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Spring fly fishing New Orleans’ backyard

I am loving this spring. Overall we have had more sunny days then cloudy days and the fish are exactly where they are suppose to be.   Average fish size has varied depending on what region of the marsh you are fishing but overall I’d say we have had about a 8-9 lb average.  We have had many 10+ fish days and actually a good number of 20+ fish days(I think 4-5 days but I’m not sure and you can’t come down here expecting to catch 20+ fish on fly in 1 day).  All you can do is book your days and hope for good weather. Because as usual in Louisiana with good weather brings good fishing. It’s hard to beat a 70 degree spring day with blue bird skies and floating redfish in gin clear ponds…

P.s As per usual the topwater trout bite has been pretty good in the clouds. It’s a very nice fall back plan if you lose your vis.

   
 
    
    

    
    
    
    
   

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January and February Report

This past January proved to be one of the best Months of the season. Although we only had one hard front during this month we had very good pre front and post front fishing. February was warmer then usually which forced me into the interior marsh to target spring time fish that payed off with many fish in the 6-12 lb range and a couple bass as well. We also boated the largest black drum ever on my boat mid February. 

  
      
    
    
    
    
 

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Teaming up with Yellow Dog to Bring You Louisiana Redfish School!!!

We are excited to announce that we will be teaming up with Yellow Dog to bring you the first annual Louisiana redfish school!!! 

Click the link below for more info…

http://www.yellowdogflyfishing.com/blog/announcing-louisiana-redfish-school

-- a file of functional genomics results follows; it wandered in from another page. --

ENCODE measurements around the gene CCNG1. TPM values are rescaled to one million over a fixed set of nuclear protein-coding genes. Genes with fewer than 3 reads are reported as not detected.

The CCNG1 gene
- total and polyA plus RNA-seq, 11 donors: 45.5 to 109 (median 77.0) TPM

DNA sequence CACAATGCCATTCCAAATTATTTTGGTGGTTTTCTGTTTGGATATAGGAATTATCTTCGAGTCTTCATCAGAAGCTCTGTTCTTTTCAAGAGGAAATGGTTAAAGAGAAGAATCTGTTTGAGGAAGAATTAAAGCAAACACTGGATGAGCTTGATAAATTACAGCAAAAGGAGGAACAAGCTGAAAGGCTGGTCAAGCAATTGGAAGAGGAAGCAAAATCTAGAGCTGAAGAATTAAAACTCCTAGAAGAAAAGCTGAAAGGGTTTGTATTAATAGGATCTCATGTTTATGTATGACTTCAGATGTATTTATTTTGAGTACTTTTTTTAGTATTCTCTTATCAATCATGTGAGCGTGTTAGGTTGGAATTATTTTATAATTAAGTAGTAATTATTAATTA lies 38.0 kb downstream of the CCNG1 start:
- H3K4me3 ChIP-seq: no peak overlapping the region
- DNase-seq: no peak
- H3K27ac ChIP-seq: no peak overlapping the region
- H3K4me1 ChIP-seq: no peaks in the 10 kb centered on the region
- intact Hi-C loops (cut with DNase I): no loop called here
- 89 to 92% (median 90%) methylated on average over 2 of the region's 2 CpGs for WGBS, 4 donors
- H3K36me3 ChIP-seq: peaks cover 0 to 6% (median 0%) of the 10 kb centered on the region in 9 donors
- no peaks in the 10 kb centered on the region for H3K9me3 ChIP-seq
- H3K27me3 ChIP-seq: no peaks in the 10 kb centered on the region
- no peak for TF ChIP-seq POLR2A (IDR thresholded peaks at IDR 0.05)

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Back to normal in November…

After a warm October it was nice to have some solid cold fronts come through and push some big fish into their normal fall/winter spots.  Cooler temps also brings some warm lunches for some of my foodie anglers…

   
   
    
    
  
 

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The most wonderful time of the year… Sheepy season!

Starting in mid November and going through mid March is what I consider Sheepshead season.  Not to say there are not sheepies here through the year it’s just easiest to fish for them during these times. This is due to the fact the water in the oyster ponds tend to get very clear during this time. With the water being so clear, this usually affords you the opportunity to get good distance shots on the sheepies. Distance is important for two reasons. First they are spooky and will feel the boat even if it just slightly moves during your cast. Further away you are, less chance of them feeling the boat.  Secondly the distance gives you time to entice the fish to eat. Most of the time a sheepshead will not just swim up to the fly and eat, you really have to sell them the fly.  

  

   
    

 
  

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Trophy Sheepshead

In November the Louisiana Marsh is known for having big red fish. But Mile Haines couldn’t pass up the opportunity and made a great cast on this trophy sheepshead while it was tailing for crabs.